All About Kribensis
Kribensis are an easy to keep species of west african cichlid with a lot of personality and colors, making them a great choice for an aquarium.
Although all varieties of kribensis are can interbreed there are definitely some differences in appearances. The common kribensis aka “Pelviachromis Pulcher”
- Pelvicachromis pulcher - nigeria
- Common Kribensis
- Pelvicachromis taeniatus - benin and nigeria
- Nigerian Red
- Pelvicachromis kribensis - cameroon
- Idenau: 10,000 years of separation from moliwe subspecies
Kribensis are hardy and in their natural habitat are exposed to a variety of water conditions including acidic and brackish water. They are tropical fish so you should try to keep the water between 70 and 82 Fahrenheit. Note that when breeding the sex ratio is determined by ph - so if the water is alkaline you will get males and if it’s acidic you will get females. I would recommend something neutral around 7 or better yet, ask the breeder.
Kribensis are omnivores, I’ve fed mine blanched cucumber, live scuds, flake food, etc. In nature they tend to sift through the sediment looking for food so they need either sand or fine gravel. Analysis of the stomach contents of wild kribensis has shown that they mostly eat algae and plants in the wild, so it’s important that they get some plant matter in their diet. Because kribensis prefer to occupy the bottom third of the aquarium sinking foods are easier for them to eat.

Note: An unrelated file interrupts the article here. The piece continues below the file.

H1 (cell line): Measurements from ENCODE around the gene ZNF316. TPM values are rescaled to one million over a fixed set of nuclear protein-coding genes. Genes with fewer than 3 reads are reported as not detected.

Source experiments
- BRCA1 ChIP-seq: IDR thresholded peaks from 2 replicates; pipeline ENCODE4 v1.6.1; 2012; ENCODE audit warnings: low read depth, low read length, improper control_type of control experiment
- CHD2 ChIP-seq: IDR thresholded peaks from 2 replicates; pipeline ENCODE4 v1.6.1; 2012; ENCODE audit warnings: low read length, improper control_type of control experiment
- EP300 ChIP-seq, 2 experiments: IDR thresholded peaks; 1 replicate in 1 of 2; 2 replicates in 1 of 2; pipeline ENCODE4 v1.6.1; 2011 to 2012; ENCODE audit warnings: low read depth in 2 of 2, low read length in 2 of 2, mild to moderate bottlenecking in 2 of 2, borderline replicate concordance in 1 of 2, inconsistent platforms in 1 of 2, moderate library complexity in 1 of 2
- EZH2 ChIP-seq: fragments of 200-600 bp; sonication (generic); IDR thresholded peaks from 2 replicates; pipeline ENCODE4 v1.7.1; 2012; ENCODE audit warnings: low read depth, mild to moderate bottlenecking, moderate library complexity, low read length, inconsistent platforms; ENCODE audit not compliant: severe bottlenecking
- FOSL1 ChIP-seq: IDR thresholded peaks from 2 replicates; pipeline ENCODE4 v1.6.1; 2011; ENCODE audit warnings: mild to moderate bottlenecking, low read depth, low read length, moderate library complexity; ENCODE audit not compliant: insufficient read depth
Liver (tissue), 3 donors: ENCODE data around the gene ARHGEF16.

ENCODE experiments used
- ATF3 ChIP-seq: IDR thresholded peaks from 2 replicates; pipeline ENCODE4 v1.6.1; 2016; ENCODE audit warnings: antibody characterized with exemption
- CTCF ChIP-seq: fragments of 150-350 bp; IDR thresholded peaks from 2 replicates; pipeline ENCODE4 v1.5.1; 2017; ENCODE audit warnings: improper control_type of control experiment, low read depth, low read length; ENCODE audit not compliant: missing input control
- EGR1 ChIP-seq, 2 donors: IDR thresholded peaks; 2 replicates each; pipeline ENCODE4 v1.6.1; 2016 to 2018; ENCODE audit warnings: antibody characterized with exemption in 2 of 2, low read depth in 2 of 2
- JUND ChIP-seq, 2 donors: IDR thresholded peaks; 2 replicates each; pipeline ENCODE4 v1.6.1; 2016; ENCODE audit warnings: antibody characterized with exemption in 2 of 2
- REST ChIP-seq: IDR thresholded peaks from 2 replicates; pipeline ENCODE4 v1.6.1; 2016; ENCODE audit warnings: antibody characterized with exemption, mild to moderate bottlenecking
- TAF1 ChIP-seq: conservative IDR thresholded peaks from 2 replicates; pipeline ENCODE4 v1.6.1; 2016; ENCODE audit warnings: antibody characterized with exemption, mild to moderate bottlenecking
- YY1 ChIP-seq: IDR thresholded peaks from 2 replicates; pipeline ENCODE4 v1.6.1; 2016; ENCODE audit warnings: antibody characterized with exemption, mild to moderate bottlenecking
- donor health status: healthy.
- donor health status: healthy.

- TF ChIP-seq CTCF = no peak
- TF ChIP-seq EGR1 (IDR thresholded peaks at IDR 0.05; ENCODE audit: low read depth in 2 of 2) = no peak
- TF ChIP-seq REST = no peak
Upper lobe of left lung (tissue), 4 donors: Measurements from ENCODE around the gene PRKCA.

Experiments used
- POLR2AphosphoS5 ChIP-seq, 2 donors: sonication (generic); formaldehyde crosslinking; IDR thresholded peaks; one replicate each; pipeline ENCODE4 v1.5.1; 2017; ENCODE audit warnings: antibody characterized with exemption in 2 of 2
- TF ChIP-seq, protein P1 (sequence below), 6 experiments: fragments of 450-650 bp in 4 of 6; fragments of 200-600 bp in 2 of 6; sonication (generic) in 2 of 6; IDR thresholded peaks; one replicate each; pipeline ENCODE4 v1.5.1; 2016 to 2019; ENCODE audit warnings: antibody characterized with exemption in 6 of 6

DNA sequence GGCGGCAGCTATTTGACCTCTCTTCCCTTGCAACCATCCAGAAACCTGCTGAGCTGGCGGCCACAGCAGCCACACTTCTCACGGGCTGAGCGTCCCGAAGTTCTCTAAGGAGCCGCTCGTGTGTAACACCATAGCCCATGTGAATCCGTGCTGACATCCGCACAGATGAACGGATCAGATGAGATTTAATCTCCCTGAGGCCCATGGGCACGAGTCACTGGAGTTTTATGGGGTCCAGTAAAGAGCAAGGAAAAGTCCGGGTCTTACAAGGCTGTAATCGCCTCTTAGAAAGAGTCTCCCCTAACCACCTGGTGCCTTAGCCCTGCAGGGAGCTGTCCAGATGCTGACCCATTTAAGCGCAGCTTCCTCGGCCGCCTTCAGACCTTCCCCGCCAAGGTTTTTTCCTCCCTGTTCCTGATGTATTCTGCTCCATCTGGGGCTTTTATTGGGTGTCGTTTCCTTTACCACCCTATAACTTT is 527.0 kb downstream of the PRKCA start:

Kribensis tend to stay in the bottom third of the tank and prefer to have cover over their heads. without floating plants my kribensis tend to stay under rocks and driftwood and only go out for short periods of time. But when the top is covered with duckweed (or at night) they get much more comfortable and will swim in open water and come up for food.
So with this in mind make sure you have lots of hiding places so that they feel comfortable, trust me they want to keep an eye on you so you’ll still get to see them.
Kribensis are one of the easiest fish to breed – so easy in fact when I was asked “how do you get them to spawn?” my response was how do you get them not to?
Kribensis are hardcore cave-spawners, as soon as they finish acclimating to a tank they will start exploring it looking for caves and will excivate under tank decorations to make more caves. But even without a cave they’ve been known to spawn.
- mating dance
- shake when scared
- vertical vs horizontal stripes for dominance
When spawning kribensis become super territorial and usually the female will corral all the other fish in the tank into a single corner and both will attack anything that comes close to their fry and may even injure themselves in the process.
- behaviors in the wild: https://www.youtube.com/watch?v=6LWWbtdpp4c